KB SAT (Sovremennye Aviatsionnye Teknologii) of Russia is currently working on a new intermediate jet-powered trainer for the Russian Air Force and perhaps, in the near future, global export customers. Work on this compact platform began in 2007 and the product was unveiled at MAKS 2009. The SR-10 was originally developed in response to a Russian Air Force requirement of 2014 which sought to secure a new basic trainer aircraft. However, this requirement was eventually fulfilled by the Yakovlev Yak-152 (detailed elsewhere on this site). A first-flight for the still-in-development SR-10 occurred on December 25th, 2015 and work on the aircraft is ongoing as of 2017 to which a single, flyable example was been completed to date (2017).
The aircraft seats its crew of two in tandem (one behind the other) with good views offered for both pilots (instructor and student) out over the nose. The single engine installation, buried within the aerodynamically-refined fuselage, is aspirated by small, side-mounted rectangular intakes and exhausted through a single port at the rear of the design. The wing roots extend over the intakes and meet each of the mainplane leading edges. The most unique feature about this Russian aircraft is its forward-swept wing mainplane - each element having a sweep of ten degrees giving the SR-10 a very science- fiction-like appearance. The mainplanes are set just aft of midships and are high-mounted along the fuselage sides. A single vertical tail fin is featured at the rear of the aircraft along with low-mounted horizontal tailplanes, these sporting noticeable anhedral. Ground-running is accomplished by way of a conventional three-legged retractable undercarriage. Overall construction of the aircraft relies heavily on use of lightweight, yet strong, composites.
The SR-10 carries a single Ivchencko AI-25V turbofan engine rated at 3,790lb of thrust. This provides the platform with a maximum speed of 560 miles per hour and cruises at 325 mph. Range is out to 930 miles and a service ceiling of 932 miles is reported. Rate-of-climb is 12,000 feet-per-minute.
Structurally, the SR-10 has an overall length of 31 feet, 5 inches, a wingspan of 27 feet, 6 inches and a height of 11 feet, 7 inches. Gross weight is 5,300lb with a Maximum Take-Off Weight (MTOW) of 6,000lb.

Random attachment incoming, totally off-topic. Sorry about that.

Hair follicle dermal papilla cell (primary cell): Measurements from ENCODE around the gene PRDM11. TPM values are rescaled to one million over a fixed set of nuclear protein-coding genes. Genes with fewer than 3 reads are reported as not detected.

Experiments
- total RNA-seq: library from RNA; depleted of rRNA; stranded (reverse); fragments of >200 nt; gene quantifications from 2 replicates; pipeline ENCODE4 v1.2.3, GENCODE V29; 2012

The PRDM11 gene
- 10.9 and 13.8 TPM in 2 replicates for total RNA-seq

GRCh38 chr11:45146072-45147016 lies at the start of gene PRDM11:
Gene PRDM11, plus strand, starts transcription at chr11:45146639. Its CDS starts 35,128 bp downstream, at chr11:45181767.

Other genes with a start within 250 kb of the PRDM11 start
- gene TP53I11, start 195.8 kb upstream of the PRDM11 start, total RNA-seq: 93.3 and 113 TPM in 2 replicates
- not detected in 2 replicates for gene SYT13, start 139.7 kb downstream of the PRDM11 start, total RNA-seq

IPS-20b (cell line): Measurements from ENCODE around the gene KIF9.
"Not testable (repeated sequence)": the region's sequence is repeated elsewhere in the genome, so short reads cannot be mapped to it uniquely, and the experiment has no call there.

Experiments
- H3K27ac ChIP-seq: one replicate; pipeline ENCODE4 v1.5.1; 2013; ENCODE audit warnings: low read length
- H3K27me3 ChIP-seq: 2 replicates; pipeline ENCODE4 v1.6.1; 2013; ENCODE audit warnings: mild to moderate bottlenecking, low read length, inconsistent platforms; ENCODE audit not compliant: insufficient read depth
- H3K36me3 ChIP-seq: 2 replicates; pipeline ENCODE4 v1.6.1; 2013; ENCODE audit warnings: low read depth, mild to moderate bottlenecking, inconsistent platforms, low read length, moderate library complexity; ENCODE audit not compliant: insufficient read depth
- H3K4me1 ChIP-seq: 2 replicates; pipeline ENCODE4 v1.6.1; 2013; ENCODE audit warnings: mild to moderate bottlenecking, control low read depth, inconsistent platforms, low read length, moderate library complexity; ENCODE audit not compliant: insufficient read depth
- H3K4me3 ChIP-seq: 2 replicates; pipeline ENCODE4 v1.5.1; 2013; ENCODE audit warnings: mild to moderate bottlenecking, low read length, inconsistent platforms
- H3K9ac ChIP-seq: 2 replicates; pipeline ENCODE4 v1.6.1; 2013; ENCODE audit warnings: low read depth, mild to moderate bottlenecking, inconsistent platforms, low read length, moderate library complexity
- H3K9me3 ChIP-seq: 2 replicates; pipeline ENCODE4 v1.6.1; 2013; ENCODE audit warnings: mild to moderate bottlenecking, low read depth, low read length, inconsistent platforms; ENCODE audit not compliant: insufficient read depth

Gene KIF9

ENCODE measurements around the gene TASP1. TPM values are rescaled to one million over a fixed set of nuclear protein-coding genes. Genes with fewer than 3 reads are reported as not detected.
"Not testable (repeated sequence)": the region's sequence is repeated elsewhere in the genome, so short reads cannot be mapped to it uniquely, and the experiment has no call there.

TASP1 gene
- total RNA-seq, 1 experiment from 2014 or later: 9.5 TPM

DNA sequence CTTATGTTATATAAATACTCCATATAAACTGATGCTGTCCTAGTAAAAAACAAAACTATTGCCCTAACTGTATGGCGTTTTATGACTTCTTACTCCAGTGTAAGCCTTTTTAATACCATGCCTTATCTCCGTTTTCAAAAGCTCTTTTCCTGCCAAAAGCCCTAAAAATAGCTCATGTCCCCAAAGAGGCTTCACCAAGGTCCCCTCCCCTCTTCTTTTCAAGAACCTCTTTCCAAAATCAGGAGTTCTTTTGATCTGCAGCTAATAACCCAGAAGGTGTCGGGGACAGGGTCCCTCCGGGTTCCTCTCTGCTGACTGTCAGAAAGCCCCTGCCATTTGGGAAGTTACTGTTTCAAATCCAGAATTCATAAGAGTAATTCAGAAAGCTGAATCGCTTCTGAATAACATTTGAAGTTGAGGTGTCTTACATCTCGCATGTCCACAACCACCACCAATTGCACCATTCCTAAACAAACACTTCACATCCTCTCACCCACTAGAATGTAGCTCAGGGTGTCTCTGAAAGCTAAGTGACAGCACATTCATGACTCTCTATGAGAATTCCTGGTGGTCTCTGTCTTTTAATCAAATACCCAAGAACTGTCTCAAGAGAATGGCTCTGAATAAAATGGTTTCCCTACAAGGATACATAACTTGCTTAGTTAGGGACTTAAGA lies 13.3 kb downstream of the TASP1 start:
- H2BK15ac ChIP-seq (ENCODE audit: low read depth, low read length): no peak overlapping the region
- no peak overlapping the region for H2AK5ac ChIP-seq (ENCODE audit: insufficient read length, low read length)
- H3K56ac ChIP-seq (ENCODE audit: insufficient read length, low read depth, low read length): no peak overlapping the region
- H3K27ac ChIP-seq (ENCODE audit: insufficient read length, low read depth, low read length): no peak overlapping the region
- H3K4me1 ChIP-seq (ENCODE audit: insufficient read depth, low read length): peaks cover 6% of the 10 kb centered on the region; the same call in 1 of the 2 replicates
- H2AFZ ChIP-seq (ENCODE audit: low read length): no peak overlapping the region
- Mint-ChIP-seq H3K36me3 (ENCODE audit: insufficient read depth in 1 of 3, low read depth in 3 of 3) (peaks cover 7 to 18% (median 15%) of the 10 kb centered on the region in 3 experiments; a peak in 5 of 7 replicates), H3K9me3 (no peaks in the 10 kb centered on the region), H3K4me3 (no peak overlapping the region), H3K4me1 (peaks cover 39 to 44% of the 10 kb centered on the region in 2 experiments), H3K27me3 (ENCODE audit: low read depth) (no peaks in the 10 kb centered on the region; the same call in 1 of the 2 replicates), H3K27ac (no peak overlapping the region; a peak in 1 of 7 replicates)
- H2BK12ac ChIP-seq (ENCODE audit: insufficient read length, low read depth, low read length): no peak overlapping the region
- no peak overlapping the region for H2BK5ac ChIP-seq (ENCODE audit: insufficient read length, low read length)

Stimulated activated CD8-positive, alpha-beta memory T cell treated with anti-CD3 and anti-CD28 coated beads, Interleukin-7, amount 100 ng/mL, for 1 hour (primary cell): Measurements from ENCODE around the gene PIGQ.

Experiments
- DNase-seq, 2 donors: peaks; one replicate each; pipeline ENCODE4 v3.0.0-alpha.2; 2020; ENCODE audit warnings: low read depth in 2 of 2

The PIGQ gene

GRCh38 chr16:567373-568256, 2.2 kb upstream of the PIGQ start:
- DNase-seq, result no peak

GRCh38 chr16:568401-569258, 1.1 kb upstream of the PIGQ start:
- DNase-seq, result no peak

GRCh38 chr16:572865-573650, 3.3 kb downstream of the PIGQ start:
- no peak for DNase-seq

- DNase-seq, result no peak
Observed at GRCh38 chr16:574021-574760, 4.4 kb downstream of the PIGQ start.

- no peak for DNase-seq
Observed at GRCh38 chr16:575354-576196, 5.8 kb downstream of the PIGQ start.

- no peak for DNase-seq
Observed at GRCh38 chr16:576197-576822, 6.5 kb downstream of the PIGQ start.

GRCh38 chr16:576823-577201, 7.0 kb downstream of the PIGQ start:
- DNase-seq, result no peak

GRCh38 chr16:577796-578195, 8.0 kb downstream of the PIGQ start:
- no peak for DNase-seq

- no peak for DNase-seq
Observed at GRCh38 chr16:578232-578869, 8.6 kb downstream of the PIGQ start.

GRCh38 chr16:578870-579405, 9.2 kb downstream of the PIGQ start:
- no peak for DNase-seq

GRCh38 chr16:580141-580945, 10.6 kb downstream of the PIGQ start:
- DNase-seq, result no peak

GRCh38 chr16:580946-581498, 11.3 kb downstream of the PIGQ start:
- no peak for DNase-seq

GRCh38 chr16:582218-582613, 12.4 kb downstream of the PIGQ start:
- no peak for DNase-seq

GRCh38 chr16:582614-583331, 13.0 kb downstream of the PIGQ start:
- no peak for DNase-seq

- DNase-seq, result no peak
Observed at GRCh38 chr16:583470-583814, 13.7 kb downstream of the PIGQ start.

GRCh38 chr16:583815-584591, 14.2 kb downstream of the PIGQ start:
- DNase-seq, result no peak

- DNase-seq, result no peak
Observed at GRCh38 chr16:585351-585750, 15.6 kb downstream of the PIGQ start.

July 2017 - KB SAT has proposed an unmanned version of its manned AR-10 intermediate trainer. This variant is set to be designated as the AR-10 "Argument" and feature a pair of external underwing hardpoints for munitions-carrying. Other changes include a V-style, double-finned tailplane arrangement.
October 2017 - Reports indicate that the SR-10 has been selected by the Russian Air Force to replace its aging fleet of Czech-originated Aero L-39 Albatros jet-powered trainers currently in service. Deliveries are set to begin sometime in 2018.
(OPERATORS list includes past, present, and future operators when applicable)
✓Ground Attack (Bombing, Strafing)
Ability to conduct aerial bombing of ground targets by way of (but not limited to) guns, bombs, missiles, rockets, and the like.
✓Close-Air Support (CAS)
Developed to operate in close proximity to active ground elements by way of a broad array of air-to-ground ordnance and munitions options.
Developed ability to be used as a dedicated trainer for student pilots (typically under the supervision of an instructor).
Aircraft inherently designed (or later developed) with an unmanned capability to cover a variety of over-battlefield roles.
31.5 ft (9.60 m)
27.6 ft (8.40 m)
11.6 ft (3.55 m)
4,409 lb (2,000 kg)
5,952 lb (2,700 kg)
+1,543 lb (+700 kg)
(Showcased structural values pertain to the base KB SAT SR-10 production variant)
1 x Ivchenko AI-25V turbofan engine developing 3,790lb of thrust.
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